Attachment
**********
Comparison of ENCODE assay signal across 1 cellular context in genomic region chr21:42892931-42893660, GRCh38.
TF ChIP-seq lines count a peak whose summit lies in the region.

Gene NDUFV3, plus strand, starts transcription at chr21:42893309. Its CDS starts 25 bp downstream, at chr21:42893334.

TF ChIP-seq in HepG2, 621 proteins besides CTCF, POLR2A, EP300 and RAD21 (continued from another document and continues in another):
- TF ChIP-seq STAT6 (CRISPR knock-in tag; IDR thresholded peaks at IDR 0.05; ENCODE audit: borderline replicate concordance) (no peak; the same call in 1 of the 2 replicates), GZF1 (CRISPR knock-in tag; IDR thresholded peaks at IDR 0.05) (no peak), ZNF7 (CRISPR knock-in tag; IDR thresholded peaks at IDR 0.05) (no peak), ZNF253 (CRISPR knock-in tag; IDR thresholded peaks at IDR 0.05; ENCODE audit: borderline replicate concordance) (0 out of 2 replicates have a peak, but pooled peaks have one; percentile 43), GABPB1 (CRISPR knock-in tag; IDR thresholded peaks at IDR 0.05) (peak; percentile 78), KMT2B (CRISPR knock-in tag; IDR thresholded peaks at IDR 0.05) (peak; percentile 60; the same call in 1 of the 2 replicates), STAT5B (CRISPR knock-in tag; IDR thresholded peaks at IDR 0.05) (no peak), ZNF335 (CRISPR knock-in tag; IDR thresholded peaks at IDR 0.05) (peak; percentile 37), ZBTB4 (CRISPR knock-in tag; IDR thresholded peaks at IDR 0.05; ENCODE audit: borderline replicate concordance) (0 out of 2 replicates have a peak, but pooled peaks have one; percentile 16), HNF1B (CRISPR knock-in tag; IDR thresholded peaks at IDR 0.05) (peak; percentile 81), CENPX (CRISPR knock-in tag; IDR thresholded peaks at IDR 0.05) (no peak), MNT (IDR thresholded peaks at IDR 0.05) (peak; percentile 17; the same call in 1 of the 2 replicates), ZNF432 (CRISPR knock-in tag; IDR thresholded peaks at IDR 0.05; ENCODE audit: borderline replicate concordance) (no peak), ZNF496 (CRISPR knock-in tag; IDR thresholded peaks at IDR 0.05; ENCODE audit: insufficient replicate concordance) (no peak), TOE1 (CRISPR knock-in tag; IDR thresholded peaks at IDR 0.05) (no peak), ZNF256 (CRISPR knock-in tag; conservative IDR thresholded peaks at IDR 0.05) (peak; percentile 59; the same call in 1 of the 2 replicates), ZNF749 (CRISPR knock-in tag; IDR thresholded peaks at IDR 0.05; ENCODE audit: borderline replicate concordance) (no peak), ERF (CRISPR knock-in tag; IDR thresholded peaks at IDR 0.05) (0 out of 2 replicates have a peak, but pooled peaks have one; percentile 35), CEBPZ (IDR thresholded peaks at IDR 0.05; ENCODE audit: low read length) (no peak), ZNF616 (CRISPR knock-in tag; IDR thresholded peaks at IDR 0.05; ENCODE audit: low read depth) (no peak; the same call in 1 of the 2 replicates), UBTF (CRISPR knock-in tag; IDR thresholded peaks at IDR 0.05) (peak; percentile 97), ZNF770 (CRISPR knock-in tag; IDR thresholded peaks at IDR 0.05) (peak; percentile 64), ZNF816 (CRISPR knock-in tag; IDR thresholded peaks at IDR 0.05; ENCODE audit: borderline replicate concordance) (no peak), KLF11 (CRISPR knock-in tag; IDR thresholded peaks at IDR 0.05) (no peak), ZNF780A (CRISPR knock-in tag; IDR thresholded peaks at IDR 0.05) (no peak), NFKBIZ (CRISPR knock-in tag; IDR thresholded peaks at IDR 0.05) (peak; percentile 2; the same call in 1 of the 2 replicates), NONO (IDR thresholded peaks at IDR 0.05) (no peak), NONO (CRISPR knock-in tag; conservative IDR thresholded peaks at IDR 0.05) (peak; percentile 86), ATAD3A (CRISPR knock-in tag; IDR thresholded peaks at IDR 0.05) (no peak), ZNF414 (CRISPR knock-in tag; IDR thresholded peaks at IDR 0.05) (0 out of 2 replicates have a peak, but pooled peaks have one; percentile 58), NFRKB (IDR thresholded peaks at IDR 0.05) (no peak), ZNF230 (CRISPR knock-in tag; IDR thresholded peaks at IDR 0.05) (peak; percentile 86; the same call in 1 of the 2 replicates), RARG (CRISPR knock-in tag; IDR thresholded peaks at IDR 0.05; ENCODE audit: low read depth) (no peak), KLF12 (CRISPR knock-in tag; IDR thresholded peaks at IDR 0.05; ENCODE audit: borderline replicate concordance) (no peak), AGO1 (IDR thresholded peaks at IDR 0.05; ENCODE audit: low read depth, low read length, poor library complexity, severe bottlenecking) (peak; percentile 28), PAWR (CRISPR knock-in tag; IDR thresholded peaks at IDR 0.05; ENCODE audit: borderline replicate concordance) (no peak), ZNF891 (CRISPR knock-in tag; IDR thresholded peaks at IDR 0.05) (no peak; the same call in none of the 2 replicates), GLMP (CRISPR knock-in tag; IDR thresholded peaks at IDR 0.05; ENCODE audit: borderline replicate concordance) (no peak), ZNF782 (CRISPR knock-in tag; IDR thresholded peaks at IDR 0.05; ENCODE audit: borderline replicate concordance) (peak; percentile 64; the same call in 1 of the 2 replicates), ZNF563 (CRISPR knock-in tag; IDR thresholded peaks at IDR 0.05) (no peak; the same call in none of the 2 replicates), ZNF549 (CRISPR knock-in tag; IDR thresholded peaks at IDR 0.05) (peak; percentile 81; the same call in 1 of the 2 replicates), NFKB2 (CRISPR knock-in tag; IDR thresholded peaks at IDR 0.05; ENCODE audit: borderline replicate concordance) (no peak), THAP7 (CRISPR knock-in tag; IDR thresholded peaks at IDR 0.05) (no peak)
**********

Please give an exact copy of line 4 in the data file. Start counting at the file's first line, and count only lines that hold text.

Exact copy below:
TF ChIP-seq in HepG2, 621 proteins besides CTCF, POLR2A, EP300 and RAD21 (continued from another document and continues in another):